Ringgg - Upcycled Discarded Telephone Cords - 9000things

I get these cords everywhere! I have friends at recycling centers who will save them for me. I’ve gotten cords from many universities in Boston. Also: thrift shops, yard sales, FreeCycle and, straight up, the trash.

First, I cut the cords into smaller, Ringgg-sized coils. This part is fun because I find endless combinations of bright colors on the inside.

Ringgg - Upcycled Telephone Cords Stripped - 9000things

Most follow the standard: black, red, green and yellow seen above. But some are clear, some striated, some matte. Then there are crazy tropical colors, neutral pastels, 80s neons, sparkly copper… pretty much everything you see on my blog. (check out here and here and my shop here)

The rubber is stripped off of both sides, leaving one coil of sheathing intact in the middle to serve as an adjustable ring band. Wrap the band under one finger…

Ringgg - Upcycled Telephone Cords as Jewelry - 9000things

…Pull and twist the wires and VOILA! You’re ready to wear your Ringgg!

The curliness from the telephone cord is permanently fixed in the Ringgg, making it fun to play with, but durable. It’s like having a tiny interactive sculpture on your finger.

Ringgg - Upcycled Jewelry from Industrial Materials - by 9000things

And that’s how it’s made! Awesome, right?

*Just a note: I’m posting this ‘how it’s made’ as a kind of Open Source technology. Feel free to learn from my ideas, to make a Ringgg for yourself or your friend, and to draw inspiration for your own DIY upcycle projects.

It would be awesome if you don’t steal my original idea and try to sell it. This is my baby, and I’m really proud of it. If you’d like to sell Ringggs, contact me for wholesale or a license agreement. Don’t be that guy.

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Earth Day is Every Day!

Okay, Serious Post for a second here.

9000things, the small independent business is just over a year old now, but the idea behind it has followed me around since forever and ever. I’m not exactly sure when I first realized that far too many useful things make their way to die a lonely death in a landfill far before their time.

Maybe it was influenced by my father’s questionable habit of taking hand-me-ups from my sister and I as we were growing up. He can still be found chopping fire wood from the forest behind our house sporting my mother’s stretched out floral turtlenecks, wide leg jeans from when I went through my grunge phase, and a red and pink hat with knitted hearts that belonged to my sister in the 90s.

Perhaps I grew up a little too close to my mother’s light hoarding of broken things, just on the edge of being functional, that became open ended repurpose projects.

My grandmother, who grew up in the depression, felt perfectly comfortable passing off plastic milk caps, empty glass jars, calendars from years gone by, quality control rejected tshirts missing a (fairly essential) neck hole, and dead june bugs from her Florida winter home as totally normal kid’s birthday presents.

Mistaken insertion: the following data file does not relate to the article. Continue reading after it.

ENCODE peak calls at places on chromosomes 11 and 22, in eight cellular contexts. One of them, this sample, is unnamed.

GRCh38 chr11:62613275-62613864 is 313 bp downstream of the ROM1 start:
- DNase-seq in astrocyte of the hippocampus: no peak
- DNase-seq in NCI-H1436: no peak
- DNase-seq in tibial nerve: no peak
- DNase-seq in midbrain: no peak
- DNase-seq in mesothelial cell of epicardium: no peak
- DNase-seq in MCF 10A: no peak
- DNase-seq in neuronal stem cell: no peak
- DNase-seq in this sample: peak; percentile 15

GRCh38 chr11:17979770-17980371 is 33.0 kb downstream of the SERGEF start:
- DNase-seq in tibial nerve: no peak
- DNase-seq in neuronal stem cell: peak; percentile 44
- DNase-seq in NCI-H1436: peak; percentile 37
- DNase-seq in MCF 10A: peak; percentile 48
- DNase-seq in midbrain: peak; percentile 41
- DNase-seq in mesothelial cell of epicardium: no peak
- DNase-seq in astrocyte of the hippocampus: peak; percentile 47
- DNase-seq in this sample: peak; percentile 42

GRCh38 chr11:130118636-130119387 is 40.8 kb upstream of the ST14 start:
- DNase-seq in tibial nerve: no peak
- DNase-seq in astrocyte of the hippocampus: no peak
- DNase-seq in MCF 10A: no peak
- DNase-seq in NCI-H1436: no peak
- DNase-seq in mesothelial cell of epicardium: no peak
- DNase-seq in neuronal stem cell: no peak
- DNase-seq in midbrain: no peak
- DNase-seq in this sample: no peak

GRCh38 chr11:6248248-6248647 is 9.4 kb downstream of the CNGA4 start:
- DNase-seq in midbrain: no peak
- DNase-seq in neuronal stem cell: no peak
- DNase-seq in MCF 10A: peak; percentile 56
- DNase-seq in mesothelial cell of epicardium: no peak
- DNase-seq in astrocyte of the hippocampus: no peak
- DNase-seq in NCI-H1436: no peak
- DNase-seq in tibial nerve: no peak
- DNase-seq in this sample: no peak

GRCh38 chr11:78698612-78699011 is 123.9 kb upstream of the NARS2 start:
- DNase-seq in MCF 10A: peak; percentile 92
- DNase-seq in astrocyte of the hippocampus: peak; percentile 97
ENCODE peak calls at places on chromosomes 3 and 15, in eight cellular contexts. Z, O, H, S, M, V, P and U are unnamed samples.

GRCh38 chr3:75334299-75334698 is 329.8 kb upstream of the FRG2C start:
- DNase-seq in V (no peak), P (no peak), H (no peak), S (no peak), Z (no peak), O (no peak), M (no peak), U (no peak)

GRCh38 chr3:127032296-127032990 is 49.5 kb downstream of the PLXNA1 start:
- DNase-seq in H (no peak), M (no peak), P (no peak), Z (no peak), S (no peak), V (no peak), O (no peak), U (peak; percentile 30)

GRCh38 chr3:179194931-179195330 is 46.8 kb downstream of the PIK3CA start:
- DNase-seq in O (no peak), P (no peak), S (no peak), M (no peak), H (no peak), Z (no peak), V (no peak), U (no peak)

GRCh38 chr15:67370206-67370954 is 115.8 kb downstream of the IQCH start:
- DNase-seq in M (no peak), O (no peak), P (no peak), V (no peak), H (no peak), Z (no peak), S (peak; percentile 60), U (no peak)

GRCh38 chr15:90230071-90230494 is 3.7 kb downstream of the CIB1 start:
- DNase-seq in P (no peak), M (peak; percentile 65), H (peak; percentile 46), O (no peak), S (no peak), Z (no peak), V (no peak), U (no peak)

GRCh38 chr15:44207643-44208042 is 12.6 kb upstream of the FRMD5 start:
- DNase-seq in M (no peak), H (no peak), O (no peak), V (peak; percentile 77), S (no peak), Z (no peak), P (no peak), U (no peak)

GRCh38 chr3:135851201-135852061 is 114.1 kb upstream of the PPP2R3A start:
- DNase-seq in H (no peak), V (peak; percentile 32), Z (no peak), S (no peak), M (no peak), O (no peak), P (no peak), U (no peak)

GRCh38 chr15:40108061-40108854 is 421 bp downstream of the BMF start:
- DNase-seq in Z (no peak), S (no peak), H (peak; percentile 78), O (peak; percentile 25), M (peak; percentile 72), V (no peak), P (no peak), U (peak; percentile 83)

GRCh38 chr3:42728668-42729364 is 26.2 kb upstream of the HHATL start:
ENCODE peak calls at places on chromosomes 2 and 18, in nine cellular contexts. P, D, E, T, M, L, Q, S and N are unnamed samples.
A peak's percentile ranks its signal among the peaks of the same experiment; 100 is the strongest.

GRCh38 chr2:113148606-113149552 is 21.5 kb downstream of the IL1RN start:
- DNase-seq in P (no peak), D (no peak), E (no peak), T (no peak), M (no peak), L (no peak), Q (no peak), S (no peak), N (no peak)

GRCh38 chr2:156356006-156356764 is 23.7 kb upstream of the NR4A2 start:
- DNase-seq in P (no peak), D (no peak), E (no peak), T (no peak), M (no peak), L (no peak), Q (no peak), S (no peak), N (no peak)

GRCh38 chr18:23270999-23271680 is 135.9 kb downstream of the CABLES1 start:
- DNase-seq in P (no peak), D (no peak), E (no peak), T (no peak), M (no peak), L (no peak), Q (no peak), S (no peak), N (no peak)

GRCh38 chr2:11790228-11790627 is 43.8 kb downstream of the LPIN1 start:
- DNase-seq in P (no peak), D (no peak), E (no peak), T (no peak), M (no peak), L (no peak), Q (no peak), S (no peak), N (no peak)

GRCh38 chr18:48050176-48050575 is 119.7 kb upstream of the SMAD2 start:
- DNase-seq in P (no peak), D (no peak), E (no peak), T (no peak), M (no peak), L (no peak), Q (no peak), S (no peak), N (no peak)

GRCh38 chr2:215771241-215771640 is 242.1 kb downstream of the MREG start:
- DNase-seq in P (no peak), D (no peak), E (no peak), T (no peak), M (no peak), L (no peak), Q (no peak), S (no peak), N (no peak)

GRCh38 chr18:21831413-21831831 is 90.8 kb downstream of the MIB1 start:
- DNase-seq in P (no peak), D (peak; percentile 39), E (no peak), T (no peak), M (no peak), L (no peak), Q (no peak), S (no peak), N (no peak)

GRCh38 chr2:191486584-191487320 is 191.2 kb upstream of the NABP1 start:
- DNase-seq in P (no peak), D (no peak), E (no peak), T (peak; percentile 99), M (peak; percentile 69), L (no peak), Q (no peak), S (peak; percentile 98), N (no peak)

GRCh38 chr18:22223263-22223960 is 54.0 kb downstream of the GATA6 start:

There’s my aunt, the first person to introduce me to the idea of early morning trash picking for furniture from the neighbors.

Another aunt got all of her clothing from thrift shops and did not mind telling us all about it.

As kids, my best friend’s dad woke us up at 5am on Sundays and threw us in the minivan in time to be the first at the flea market to scour for valuable antiques that were priced far below the market.

In short, I’ve been indoctrinated my whole life.

Most of the projects at 9000things involve some amount of upcycling or reuse or repurposing. But I’ve been at this for a long time and I strive to make the most beautiful new things out of the old and ugly.

I saw this post on the blog at Twice and in celebration of Earth Day, wanted to share:

Twice Blog - Used clothing saves the earth

Read about what they do here!

This stuff is so fun! Yay Earth Day!

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Suede Fringe Necklaces

Another sneak peek of new necklaces coming to the SoWa Open Market – which opens in just 2 short weeks!!

These tribal-inspired fringe necklaces are made with brightly dyed suede cord and strung on reused mashup chains from vintage, old and broken jewelry.

Suede Fringe Necklace Sneak Peek - 9000 things

Perfect upcycled necklaces for summer!

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Sneak Peek: New Remix Necklaces

Vintage Beads + Repurposed Chains

Check out these colorful new Remix Necklaces from our Spring 2013 Collection which we’ll be showing at the SoWa Open Market in Boston starting May 5th.

Big Bead Remix Necklaces 1 - 9000 things

Big Bead Remix Necklaces 2 - 9000 things

Big Bead Remix Necklaces 3 - 9000 things

Each necklace is about 26″ and combines large spherical vintage beads in bright, cheery colors and a recombinant chain made from old and broken jewelry. We’re ready for spring!

 

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Ringgg: The Beginning

Used Telephone Wire: Design Project

In February 2012, I first launched Ringgg on Etsy. This design project has roots in my art school days when I made sculptures from parallel cable wires and other discarded materials from the IT department.

So I had a big bag full of used coiled telephone cords left over that were collecting dust in my closet. Telephone cords can be recycled, but the minute amount of copper that is captured is barely worth the process.

Weeks of cutting rubber and stripping wire and it came to me that the materials were perfectly suited for making repurposed rings. Several iterations later, I had an elegant and simple solution and thus Ringgg was born.

Reused telephone cords become colorful rings - Ringgg by 9000 things

The most surprising thing about these old wires is the large breadth of colors used throughout the history of telephone cordage. Contemporary wires are grey and white. Boring.

But back in the 80s, a creative engineer somewhere decided to go heavy on the neons and by the 90s we have some pretty awesome color combinations including lime green and magenta. The 2000s introduced clear coated copper (so futuristic) and variations on that theme.